Anna Bella Geiger (b. Rio de Janeiro, Brazil, 1933)
Born in Brazil to Polish parents, Anna Bella Geiger creates works that question the Eurocentric approach to art history and geography. Taking inspiration from a wide range of subjects, covering philosophy, art history, and the sciences, the artist’s heterogeneous practice explores current socio-political themes as she grapples to define a collective Brazilian identity. Sobre a Arte 2: Brasil como centro cultural hegemônico exemplifies Geiger’s ironic appropriation of cartography as a scientific method in challenging seeming ‘truths’ as delineated by the ruling class.
Gertrude Goldschmidt (Gego) (b. Hamburg, Germany, 1912- d. Caracas, Venezuela, 1994)
Born in Hamburg, Germany, Gertrude Goldschmidt (known as Gego) migrated to Venezuela at the outbreak of World War II in 1939. Having received a degree in engineering and architecture in Stuttgart before going to Caracas, Gego first produced figurative and expressionistic drawings and paintings. Influenced by the widespread presence of geometric abstraction and kinetic works by Venezuelan artists such as Alejandro Otero, Carlos Cruz-Diez, and Jesús Rafael Soto, Gego soon developed her own unique style in which she utilized delicately knotted steel wires to create three-dimensional sculptures and later larger scale installations. Through these works, Gego challenges notions of the handiwork/architecture/hi-art hierarchy as well as creating organic and flexible architectural volumes.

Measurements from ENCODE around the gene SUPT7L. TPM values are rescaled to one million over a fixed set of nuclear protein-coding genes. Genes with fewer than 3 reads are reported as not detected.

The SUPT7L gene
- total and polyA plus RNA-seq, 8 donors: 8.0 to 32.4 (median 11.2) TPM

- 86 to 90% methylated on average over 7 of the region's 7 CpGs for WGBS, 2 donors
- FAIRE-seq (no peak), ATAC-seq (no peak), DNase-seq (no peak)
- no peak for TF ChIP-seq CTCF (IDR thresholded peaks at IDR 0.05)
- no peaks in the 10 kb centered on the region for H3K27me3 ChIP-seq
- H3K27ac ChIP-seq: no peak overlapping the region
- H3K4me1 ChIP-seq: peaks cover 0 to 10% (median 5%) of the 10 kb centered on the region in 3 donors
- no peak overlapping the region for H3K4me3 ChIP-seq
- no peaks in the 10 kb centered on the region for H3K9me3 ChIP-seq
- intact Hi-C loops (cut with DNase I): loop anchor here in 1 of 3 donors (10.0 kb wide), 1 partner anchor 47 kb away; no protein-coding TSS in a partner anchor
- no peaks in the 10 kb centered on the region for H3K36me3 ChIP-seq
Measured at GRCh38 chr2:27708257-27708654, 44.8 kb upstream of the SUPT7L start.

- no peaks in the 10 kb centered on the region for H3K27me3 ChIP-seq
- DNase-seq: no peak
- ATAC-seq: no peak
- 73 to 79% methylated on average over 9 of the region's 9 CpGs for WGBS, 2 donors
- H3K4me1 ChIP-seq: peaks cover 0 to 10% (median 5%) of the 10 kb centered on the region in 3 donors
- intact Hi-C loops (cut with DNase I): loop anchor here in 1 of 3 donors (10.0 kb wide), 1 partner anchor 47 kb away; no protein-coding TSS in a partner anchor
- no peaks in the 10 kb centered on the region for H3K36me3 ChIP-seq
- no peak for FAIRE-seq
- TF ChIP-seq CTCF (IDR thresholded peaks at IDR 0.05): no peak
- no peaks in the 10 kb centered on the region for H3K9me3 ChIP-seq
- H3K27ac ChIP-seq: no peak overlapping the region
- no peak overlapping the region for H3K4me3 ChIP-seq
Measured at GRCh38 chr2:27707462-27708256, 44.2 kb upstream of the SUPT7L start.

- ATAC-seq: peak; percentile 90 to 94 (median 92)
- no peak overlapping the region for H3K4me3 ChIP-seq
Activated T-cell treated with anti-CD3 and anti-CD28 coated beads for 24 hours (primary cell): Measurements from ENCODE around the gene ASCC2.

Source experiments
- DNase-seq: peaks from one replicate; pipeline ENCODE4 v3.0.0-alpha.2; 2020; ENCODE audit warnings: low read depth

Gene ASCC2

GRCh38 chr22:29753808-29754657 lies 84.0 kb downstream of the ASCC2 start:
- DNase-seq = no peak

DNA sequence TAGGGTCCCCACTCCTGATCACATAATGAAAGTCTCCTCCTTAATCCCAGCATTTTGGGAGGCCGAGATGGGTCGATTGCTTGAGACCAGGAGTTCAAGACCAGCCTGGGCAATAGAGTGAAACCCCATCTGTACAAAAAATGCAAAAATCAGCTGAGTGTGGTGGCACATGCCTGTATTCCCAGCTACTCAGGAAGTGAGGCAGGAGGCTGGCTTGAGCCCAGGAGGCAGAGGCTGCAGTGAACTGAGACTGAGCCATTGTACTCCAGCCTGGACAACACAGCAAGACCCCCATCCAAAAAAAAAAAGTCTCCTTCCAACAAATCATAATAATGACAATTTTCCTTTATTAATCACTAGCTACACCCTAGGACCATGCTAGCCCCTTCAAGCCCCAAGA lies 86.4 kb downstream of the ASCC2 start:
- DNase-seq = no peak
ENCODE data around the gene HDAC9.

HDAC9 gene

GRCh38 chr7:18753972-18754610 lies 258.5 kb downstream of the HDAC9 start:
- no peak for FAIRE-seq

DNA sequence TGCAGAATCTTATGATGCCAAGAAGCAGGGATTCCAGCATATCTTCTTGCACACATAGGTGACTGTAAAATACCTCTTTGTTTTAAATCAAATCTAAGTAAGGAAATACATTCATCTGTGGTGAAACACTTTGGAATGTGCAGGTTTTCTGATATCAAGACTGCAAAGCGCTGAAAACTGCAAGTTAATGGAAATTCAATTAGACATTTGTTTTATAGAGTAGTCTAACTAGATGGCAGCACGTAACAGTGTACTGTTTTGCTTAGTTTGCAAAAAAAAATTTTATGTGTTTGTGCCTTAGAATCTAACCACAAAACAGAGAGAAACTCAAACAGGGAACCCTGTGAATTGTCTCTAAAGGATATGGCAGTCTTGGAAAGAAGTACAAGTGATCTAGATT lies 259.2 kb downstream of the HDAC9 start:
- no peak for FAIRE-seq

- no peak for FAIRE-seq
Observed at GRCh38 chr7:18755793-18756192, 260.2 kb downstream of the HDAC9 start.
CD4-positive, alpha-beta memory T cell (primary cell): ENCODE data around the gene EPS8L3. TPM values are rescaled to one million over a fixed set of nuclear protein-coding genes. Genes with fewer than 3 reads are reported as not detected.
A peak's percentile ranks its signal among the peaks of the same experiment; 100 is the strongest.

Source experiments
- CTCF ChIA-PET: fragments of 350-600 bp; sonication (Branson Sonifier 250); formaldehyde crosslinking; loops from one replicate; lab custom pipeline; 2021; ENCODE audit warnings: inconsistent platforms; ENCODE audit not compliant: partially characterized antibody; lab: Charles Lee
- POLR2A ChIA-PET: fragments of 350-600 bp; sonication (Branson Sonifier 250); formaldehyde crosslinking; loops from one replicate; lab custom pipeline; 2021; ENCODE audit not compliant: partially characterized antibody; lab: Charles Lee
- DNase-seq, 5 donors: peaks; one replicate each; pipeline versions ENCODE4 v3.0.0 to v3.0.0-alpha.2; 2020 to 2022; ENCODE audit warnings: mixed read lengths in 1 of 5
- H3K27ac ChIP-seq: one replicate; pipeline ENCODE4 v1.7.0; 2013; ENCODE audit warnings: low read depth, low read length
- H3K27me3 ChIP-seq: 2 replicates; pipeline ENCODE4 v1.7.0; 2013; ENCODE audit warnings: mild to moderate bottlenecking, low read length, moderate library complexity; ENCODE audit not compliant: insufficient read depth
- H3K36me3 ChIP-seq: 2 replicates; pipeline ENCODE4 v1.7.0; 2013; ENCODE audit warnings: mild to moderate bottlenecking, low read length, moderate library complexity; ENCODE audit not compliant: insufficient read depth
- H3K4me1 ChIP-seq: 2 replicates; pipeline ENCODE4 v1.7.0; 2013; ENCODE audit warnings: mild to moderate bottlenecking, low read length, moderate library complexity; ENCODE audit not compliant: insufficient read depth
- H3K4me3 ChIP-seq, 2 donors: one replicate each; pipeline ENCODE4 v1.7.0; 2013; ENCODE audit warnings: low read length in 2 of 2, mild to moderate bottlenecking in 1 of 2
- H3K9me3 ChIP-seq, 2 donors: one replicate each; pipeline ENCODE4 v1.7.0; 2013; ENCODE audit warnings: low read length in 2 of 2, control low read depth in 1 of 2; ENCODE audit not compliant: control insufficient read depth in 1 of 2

Fernanda Gomes (b. Rio de Janeiro, Brazil, 1960)
Part of a generation of artists, including Ernesto Neto, Beatriz Milhazes and Adriana Varejão, who were born in the early 1960s and based in Rio de Janeiro, Fernanda Gomes creates works that challenge our interaction and awareness of space and materials. Incorporating discarded building materials or furniture and humble objects, such as string and wood, Gomes focuses attention to unnoticed details that activate our spatial awareness of the everyday environment. By placing seemingly trivial objects in white cube galleries, as well as referencing iconic works such as Malevich’s white canvases, Gomes challenges the traditional exhibition site and historical canon, while prompting unexpected associations between the formal and informal spaces.
Elsa Gramcko (b. Puerto Cabello, Venezuela 1925 – d. Caracas, Venezuela, 1994)